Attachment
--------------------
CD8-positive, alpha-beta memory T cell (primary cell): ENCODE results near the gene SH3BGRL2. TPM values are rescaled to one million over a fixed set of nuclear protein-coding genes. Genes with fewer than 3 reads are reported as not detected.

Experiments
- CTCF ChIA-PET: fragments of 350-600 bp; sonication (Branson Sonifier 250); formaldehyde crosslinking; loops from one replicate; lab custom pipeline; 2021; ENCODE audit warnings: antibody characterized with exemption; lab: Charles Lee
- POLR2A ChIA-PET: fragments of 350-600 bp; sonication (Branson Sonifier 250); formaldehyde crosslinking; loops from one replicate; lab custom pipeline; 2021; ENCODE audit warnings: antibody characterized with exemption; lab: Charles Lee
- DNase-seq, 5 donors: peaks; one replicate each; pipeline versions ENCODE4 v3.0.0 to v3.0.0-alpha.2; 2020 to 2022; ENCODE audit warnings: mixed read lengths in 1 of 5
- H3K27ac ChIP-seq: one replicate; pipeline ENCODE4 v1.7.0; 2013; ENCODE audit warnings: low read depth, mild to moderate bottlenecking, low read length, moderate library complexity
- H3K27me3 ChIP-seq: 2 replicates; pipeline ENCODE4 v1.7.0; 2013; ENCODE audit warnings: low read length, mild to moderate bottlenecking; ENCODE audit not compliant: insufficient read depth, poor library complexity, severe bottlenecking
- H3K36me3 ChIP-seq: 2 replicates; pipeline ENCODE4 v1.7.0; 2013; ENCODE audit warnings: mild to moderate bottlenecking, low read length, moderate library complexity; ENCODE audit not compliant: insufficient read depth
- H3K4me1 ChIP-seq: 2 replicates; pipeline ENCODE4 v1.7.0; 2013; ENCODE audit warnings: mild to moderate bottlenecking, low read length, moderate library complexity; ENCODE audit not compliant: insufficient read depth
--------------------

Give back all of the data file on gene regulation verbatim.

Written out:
CD8-positive, alpha-beta memory T cell (primary cell): ENCODE results near the gene SH3BGRL2. TPM values are rescaled to one million over a fixed set of nuclear protein-coding genes. Genes with fewer than 3 reads are reported as not detected.

Experiments
- CTCF ChIA-PET: fragments of 350-600 bp; sonication (Branson Sonifier 250); formaldehyde crosslinking; loops from one replicate; lab custom pipeline; 2021; ENCODE audit warnings: antibody characterized with exemption; lab: Charles Lee
- POLR2A ChIA-PET: fragments of 350-600 bp; sonication (Branson Sonifier 250); formaldehyde crosslinking; loops from one replicate; lab custom pipeline; 2021; ENCODE audit warnings: antibody characterized with exemption; lab: Charles Lee
- DNase-seq, 5 donors: peaks; one replicate each; pipeline versions ENCODE4 v3.0.0 to v3.0.0-alpha.2; 2020 to 2022; ENCODE audit warnings: mixed read lengths in 1 of 5
- H3K27ac ChIP-seq: one replicate; pipeline ENCODE4 v1.7.0; 2013; ENCODE audit warnings: low read depth, mild to moderate bottlenecking, low read length, moderate library complexity
- H3K27me3 ChIP-seq: 2 replicates; pipeline ENCODE4 v1.7.0; 2013; ENCODE audit warnings: low read length, mild to moderate bottlenecking; ENCODE audit not compliant: insufficient read depth, poor library complexity, severe bottlenecking
- H3K36me3 ChIP-seq: 2 replicates; pipeline ENCODE4 v1.7.0; 2013; ENCODE audit warnings: mild to moderate bottlenecking, low read length, moderate library complexity; ENCODE audit not compliant: insufficient read depth
- H3K4me1 ChIP-seq: 2 replicates; pipeline ENCODE4 v1.7.0; 2013; ENCODE audit warnings: mild to moderate bottlenecking, low read length, moderate library complexity; ENCODE audit not compliant: insufficient read depth